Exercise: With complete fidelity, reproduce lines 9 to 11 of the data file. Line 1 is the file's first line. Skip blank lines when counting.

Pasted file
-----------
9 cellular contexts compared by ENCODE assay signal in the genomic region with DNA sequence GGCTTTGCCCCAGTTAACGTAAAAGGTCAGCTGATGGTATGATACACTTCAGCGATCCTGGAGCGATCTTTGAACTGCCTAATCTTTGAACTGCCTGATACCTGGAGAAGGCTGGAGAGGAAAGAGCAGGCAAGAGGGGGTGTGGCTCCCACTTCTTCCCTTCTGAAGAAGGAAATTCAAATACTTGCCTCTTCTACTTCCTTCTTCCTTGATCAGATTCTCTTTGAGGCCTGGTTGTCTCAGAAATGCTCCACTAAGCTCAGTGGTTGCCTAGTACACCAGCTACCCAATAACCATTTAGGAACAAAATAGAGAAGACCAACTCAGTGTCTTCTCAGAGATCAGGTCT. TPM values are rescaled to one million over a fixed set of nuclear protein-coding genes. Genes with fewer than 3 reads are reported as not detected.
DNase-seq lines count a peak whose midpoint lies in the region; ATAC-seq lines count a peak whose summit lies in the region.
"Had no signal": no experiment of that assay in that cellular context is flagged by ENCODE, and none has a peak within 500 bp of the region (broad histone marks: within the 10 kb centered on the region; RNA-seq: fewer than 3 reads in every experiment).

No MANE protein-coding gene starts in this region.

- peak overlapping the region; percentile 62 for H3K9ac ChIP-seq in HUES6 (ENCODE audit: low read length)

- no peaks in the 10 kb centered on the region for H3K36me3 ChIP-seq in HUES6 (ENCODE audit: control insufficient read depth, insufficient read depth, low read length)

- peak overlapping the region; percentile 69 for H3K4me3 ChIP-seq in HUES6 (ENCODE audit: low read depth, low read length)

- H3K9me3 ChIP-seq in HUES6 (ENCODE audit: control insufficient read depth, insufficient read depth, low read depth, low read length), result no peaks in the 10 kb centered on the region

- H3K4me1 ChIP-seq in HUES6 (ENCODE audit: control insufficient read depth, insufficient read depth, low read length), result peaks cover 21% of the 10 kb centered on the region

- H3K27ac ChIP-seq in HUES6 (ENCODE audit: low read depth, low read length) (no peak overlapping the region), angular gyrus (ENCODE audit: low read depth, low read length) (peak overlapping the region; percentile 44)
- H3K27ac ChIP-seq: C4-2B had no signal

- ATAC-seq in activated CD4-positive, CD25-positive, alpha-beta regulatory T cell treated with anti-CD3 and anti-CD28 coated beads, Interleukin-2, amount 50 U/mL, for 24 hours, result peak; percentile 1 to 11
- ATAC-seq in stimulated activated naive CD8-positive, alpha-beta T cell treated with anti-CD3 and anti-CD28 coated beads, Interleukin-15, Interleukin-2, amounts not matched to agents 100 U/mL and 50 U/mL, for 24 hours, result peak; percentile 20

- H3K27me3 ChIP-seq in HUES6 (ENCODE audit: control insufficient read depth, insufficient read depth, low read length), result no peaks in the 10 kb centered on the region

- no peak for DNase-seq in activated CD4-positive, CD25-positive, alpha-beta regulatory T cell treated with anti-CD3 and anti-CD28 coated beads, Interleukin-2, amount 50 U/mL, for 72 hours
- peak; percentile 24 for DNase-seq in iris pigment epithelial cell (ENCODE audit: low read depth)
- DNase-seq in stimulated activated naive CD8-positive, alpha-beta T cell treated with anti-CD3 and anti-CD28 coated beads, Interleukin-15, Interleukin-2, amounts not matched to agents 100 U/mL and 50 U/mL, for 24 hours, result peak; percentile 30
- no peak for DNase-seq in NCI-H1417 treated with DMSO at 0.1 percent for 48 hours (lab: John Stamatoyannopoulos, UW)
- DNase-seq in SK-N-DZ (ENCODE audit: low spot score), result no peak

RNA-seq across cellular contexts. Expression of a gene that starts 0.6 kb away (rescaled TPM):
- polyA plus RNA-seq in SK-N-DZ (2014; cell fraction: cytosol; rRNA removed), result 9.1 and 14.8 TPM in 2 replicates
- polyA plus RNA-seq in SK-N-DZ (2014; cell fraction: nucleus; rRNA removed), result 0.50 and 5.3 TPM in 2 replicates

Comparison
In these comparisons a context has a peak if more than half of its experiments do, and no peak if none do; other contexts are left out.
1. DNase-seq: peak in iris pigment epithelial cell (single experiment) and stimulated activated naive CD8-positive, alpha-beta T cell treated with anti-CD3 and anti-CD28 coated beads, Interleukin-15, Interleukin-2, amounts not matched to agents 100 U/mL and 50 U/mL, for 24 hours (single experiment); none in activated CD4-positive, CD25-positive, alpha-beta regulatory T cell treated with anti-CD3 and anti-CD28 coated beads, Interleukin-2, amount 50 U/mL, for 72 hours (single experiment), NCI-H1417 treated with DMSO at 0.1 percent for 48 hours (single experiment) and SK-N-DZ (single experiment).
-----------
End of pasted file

- H3K4me1 ChIP-seq in HUES6 (ENCODE audit: control insufficient read depth, insufficient read depth, low read length), result peaks cover 21% of the 10 kb centered on the region

- H3K27ac ChIP-seq in HUES6 (ENCODE audit: low read depth, low read length) (no peak overlapping the region), angular gyrus (ENCODE audit: low read depth, low read length) (peak overlapping the region; percentile 44)
- H3K27ac ChIP-seq: C4-2B had no signal